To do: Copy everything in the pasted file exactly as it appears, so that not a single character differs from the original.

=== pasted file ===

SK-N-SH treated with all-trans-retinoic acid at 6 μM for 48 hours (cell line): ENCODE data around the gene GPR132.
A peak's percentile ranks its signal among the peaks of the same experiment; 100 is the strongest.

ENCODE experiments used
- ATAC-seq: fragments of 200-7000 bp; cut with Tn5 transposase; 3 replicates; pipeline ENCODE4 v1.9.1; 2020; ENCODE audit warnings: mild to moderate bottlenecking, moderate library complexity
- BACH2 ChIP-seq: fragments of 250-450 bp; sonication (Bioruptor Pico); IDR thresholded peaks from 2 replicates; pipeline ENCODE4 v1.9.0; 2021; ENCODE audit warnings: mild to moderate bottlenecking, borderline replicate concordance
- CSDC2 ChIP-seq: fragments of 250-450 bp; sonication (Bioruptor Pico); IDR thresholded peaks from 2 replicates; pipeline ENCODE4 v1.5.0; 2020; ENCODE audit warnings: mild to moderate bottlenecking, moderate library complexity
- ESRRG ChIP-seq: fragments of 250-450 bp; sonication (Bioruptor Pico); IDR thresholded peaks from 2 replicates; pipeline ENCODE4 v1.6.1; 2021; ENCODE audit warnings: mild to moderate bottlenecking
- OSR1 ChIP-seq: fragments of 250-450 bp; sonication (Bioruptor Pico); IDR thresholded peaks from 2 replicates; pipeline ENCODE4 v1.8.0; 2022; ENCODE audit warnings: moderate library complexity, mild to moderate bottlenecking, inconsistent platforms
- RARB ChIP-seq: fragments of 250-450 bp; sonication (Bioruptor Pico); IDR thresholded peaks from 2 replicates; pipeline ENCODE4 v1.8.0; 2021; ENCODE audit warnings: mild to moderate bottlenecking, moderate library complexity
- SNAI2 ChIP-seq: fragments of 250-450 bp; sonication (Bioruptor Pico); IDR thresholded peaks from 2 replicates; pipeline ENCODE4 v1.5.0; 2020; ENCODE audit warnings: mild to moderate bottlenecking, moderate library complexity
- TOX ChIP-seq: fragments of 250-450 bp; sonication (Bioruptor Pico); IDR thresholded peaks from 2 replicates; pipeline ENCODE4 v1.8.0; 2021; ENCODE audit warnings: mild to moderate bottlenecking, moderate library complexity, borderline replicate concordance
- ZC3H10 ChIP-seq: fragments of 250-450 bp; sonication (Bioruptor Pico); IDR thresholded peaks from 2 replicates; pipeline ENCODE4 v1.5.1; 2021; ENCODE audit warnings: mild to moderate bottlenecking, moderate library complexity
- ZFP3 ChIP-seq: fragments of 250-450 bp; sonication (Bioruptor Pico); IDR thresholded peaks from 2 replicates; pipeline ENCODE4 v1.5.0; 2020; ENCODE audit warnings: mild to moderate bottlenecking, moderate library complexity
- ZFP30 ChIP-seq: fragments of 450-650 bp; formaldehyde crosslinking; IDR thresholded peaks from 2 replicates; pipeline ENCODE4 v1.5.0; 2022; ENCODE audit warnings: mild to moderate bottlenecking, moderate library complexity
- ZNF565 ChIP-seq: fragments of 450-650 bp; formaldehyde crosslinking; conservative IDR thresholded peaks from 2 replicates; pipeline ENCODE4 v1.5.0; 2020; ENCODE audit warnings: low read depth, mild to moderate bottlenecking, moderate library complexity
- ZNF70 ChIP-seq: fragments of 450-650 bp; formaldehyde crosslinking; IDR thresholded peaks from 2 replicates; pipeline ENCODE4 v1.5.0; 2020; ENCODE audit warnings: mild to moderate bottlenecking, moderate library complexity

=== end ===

SK-N-SH treated with all-trans-retinoic acid at 6 μM for 48 hours (cell line): ENCODE data around the gene GPR132.
A peak's percentile ranks its signal among the peaks of the same experiment; 100 is the strongest.

ENCODE experiments used
- ATAC-seq: fragments of 200-7000 bp; cut with Tn5 transposase; 3 replicates; pipeline ENCODE4 v1.9.1; 2020; ENCODE audit warnings: mild to moderate bottlenecking, moderate library complexity
- BACH2 ChIP-seq: fragments of 250-450 bp; sonication (Bioruptor Pico); IDR thresholded peaks from 2 replicates; pipeline ENCODE4 v1.9.0; 2021; ENCODE audit warnings: mild to moderate bottlenecking, borderline replicate concordance
- CSDC2 ChIP-seq: fragments of 250-450 bp; sonication (Bioruptor Pico); IDR thresholded peaks from 2 replicates; pipeline ENCODE4 v1.5.0; 2020; ENCODE audit warnings: mild to moderate bottlenecking, moderate library complexity
- ESRRG ChIP-seq: fragments of 250-450 bp; sonication (Bioruptor Pico); IDR thresholded peaks from 2 replicates; pipeline ENCODE4 v1.6.1; 2021; ENCODE audit warnings: mild to moderate bottlenecking
- OSR1 ChIP-seq: fragments of 250-450 bp; sonication (Bioruptor Pico); IDR thresholded peaks from 2 replicates; pipeline ENCODE4 v1.8.0; 2022; ENCODE audit warnings: moderate library complexity, mild to moderate bottlenecking, inconsistent platforms
- RARB ChIP-seq: fragments of 250-450 bp; sonication (Bioruptor Pico); IDR thresholded peaks from 2 replicates; pipeline ENCODE4 v1.8.0; 2021; ENCODE audit warnings: mild to moderate bottlenecking, moderate library complexity
- SNAI2 ChIP-seq: fragments of 250-450 bp; sonication (Bioruptor Pico); IDR thresholded peaks from 2 replicates; pipeline ENCODE4 v1.5.0; 2020; ENCODE audit warnings: mild to moderate bottlenecking, moderate library complexity
- TOX ChIP-seq: fragments of 250-450 bp; sonication (Bioruptor Pico); IDR thresholded peaks from 2 replicates; pipeline ENCODE4 v1.8.0; 2021; ENCODE audit warnings: mild to moderate bottlenecking, moderate library complexity, borderline replicate concordance
- ZC3H10 ChIP-seq: fragments of 250-450 bp; sonication (Bioruptor Pico); IDR thresholded peaks from 2 replicates; pipeline ENCODE4 v1.5.1; 2021; ENCODE audit warnings: mild to moderate bottlenecking, moderate library complexity
- ZFP3 ChIP-seq: fragments of 250-450 bp; sonication (Bioruptor Pico); IDR thresholded peaks from 2 replicates; pipeline ENCODE4 v1.5.0; 2020; ENCODE audit warnings: mild to moderate bottlenecking, moderate library complexity
- ZFP30 ChIP-seq: fragments of 450-650 bp; formaldehyde crosslinking; IDR thresholded peaks from 2 replicates; pipeline ENCODE4 v1.5.0; 2022; ENCODE audit warnings: mild to moderate bottlenecking, moderate library complexity
- ZNF565 ChIP-seq: fragments of 450-650 bp; formaldehyde crosslinking; conservative IDR thresholded peaks from 2 replicates; pipeline ENCODE4 v1.5.0; 2020; ENCODE audit warnings: low read depth, mild to moderate bottlenecking, moderate library complexity
- ZNF70 ChIP-seq: fragments of 450-650 bp; formaldehyde crosslinking; IDR thresholded peaks from 2 replicates; pipeline ENCODE4 v1.5.0; 2020; ENCODE audit warnings: mild to moderate bottlenecking, moderate library complexity